Deacon Mike Bellinder of Holy Name of Jesus Parish in Redlands and parishioner Tony Bocanegra recently attended the 3rd annual “Homeboy Network Gathering” in Los Angeles. The event is sponsored by Homeboy Industries whose founder is Fr. Gregory Boyle, who is also the writer of best seller “Tattoos on the Heart”, which was named as the 2010 SCIBA Book Award Winner for Non-Fiction.
Fr. Boyle is a Jesuit Priest, who in 1986 served as pastor of Mission Dolores Church, at that time, the poorest parish in the Los Angeles Archdiocese.
The Pico-Aliso area where the church stood was known to have the highest concentration of gang activity in the entire city. In 1988 Fr. Boyle buried his first young person killed because of gang violence and since then he has been called for this sad task an additional 210 times.
Homeboy industries is a gang rehabilitation organization and had its start in 1992 with the financial help of Ray Stark, a hugely successful Hollywood Agent, and a megahit producer. The plan was to bring rival gang members together by offering them jobs. The first project was opening what was called the Homeboy Bakery. Since then Homeboy Silkscreen, Tattoo Removal, and the Homegirl Cafe, near Chinatown are very successful ventures that train and employ former gang members, some recently out of prison.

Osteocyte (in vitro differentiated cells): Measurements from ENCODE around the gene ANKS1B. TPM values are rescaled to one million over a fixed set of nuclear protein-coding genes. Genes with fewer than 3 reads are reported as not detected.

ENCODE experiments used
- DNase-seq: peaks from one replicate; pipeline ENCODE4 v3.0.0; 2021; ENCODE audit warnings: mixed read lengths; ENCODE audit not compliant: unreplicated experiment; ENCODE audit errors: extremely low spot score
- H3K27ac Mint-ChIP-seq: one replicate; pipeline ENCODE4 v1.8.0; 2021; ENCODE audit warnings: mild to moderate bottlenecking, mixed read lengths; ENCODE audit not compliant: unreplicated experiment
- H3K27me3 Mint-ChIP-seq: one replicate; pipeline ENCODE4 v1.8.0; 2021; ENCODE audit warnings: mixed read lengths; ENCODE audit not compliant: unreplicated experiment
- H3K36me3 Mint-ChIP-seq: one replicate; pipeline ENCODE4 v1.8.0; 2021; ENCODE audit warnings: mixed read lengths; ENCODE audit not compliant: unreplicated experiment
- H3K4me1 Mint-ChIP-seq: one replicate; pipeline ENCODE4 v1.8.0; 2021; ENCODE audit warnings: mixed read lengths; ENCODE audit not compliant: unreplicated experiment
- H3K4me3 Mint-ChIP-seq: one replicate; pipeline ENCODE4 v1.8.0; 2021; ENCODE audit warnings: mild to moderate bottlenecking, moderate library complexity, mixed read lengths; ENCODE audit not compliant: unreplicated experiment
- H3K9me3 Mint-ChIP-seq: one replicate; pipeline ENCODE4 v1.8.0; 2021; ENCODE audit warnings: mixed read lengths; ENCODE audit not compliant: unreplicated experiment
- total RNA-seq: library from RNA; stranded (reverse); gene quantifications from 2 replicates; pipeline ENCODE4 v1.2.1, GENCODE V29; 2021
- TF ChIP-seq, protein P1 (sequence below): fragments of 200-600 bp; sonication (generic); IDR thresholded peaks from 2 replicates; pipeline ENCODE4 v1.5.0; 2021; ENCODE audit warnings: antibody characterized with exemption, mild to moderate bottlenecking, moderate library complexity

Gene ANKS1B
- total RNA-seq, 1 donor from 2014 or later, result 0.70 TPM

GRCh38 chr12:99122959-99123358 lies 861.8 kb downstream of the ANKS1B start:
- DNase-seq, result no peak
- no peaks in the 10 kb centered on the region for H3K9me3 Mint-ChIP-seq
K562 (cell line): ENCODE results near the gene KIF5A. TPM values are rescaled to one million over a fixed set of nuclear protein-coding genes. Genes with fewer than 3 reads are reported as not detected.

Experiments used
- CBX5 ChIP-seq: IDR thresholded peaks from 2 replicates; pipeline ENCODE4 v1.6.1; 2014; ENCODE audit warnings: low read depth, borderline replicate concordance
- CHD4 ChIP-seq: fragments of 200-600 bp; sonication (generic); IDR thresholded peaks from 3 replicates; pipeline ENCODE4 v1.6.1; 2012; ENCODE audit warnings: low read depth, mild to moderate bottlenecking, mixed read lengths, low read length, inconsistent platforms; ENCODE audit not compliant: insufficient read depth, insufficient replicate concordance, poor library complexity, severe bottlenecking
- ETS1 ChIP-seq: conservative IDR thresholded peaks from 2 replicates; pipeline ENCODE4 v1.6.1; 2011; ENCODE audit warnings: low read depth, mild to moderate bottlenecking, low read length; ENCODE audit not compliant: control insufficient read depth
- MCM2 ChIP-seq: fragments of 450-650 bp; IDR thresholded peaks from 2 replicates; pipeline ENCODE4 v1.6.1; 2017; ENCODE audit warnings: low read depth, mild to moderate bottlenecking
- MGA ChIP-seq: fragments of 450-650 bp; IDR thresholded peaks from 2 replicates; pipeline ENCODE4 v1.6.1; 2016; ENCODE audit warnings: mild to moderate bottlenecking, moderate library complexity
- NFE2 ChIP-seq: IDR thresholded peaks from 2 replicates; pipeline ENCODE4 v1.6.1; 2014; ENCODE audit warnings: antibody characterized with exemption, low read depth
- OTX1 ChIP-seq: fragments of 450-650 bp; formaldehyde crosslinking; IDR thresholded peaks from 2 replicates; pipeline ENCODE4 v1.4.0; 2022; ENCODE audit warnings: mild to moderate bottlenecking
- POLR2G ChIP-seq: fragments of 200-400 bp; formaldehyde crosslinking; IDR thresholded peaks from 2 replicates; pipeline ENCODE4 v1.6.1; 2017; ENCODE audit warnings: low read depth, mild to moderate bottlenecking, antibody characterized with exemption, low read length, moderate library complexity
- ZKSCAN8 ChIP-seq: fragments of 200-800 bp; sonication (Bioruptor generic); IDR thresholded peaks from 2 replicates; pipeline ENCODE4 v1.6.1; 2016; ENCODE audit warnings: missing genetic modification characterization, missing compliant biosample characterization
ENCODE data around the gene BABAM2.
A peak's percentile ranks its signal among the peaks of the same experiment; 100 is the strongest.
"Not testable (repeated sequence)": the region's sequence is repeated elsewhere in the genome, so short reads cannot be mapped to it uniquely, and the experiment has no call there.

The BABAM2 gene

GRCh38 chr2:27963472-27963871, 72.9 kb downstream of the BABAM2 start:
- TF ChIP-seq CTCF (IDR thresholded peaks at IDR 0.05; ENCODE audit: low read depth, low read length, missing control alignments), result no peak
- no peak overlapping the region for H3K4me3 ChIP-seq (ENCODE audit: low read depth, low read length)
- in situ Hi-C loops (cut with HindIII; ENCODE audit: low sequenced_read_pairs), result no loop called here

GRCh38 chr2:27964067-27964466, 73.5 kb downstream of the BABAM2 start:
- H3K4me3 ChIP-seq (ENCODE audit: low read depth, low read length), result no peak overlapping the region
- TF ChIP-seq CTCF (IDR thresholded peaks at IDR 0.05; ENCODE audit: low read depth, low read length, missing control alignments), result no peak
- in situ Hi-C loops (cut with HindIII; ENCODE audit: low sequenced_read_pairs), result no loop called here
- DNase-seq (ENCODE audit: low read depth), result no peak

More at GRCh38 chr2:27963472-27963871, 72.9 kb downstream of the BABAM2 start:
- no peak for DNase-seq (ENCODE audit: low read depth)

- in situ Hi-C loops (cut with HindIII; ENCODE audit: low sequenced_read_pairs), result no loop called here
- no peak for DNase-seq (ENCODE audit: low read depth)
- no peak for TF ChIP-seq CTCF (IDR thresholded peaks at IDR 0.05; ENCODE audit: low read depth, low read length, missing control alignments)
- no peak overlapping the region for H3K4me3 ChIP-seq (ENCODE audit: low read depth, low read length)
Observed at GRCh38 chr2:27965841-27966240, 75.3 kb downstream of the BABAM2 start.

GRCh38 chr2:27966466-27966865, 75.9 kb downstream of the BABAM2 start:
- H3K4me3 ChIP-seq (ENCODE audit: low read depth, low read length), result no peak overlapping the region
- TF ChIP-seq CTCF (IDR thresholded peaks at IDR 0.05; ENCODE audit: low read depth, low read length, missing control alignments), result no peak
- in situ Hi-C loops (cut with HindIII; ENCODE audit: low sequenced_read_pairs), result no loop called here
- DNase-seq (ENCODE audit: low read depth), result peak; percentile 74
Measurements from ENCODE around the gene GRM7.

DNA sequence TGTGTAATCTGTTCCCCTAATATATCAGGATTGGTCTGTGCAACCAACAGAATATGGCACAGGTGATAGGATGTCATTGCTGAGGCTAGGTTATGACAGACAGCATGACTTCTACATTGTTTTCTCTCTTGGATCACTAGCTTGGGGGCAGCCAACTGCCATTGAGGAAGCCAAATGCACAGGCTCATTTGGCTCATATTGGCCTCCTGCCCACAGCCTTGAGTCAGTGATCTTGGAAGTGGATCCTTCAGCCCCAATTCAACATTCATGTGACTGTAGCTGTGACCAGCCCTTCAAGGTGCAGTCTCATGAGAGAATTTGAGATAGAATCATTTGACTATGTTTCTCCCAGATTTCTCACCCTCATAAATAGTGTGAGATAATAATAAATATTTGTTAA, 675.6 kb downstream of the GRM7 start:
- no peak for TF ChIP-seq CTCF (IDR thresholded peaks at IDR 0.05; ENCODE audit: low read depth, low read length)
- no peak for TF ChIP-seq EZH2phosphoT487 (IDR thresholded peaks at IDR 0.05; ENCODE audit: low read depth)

In Fr. Boyles book “Tattoo on the Heart” he distills his experience working in the ghetto (barrios) into a breathtaking series of parables inspired by Faith. He also makes approximately 200 speaking appearances per year and has received numerous humanitarian awards, among them the California Peace Prize.
The Los Angeles event and workshops were attended by 121 organizations from 5 countries (Canada, New Zealand, Australia, Mexico and 27 cities from the US).
Workshops available were:
1. Planting the heartbeat of Hope and Kinship.
2. Homeboy, substance abuse services and program.
3. Moving kids from risk to resiliency.
4. Recovery, relapse and relationship.
Fr. Boyle was the Keynote speaker and the highlights were former Homeboys & Homegirls (homies) giving testimonies of their past lives as gang members, prisoners, drug addicts and their experiences as members of the Homeboy Industries, as trainees, workers, instructors and as mothers and fathers, and their desire and commitment to help others drawn to gangs. Their sharing was very inspirational and brought tears to many in the audience.